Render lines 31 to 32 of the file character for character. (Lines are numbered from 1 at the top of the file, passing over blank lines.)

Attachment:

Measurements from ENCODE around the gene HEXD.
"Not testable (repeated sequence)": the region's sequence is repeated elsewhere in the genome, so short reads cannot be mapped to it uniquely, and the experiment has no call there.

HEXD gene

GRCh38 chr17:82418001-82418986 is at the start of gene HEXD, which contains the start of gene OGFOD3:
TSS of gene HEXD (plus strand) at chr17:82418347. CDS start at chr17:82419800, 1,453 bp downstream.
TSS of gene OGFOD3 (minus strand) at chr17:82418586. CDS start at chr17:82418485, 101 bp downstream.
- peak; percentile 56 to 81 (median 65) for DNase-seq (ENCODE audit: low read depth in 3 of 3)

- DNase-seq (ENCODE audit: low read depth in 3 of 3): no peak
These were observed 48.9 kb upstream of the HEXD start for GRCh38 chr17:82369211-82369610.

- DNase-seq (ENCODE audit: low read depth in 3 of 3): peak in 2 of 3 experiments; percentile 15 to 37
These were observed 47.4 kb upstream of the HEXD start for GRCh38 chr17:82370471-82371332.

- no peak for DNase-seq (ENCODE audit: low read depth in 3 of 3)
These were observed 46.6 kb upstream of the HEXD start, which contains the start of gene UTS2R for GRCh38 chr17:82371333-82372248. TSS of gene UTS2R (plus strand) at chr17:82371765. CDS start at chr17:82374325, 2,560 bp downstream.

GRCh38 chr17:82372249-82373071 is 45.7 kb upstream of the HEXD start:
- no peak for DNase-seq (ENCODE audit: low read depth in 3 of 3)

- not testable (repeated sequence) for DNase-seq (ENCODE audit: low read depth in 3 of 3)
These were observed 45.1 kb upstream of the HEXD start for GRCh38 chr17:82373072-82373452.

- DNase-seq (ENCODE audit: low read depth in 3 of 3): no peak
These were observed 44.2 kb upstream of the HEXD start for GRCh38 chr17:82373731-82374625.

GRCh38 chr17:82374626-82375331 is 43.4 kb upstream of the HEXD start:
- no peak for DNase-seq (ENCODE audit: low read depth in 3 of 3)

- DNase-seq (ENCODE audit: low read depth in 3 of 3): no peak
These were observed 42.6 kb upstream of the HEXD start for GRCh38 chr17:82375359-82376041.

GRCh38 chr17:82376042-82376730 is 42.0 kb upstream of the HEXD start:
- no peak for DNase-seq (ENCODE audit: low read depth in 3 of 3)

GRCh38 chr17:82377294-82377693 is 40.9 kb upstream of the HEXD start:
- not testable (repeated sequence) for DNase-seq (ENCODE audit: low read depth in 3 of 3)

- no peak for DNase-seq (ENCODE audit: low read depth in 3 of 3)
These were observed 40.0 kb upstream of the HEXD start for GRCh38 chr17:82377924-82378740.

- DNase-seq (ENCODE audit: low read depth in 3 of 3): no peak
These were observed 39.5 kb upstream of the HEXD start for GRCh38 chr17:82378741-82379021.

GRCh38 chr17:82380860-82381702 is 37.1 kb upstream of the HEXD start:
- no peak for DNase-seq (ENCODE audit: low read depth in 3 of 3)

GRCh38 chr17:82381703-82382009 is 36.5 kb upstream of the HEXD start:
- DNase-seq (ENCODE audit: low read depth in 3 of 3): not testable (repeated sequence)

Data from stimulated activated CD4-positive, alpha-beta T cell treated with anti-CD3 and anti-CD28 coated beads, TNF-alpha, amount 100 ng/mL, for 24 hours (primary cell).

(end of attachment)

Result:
These were observed 39.5 kb upstream of the HEXD start for GRCh38 chr17:82378741-82379021.

GRCh38 chr17:82380860-82381702 is 37.1 kb upstream of the HEXD start: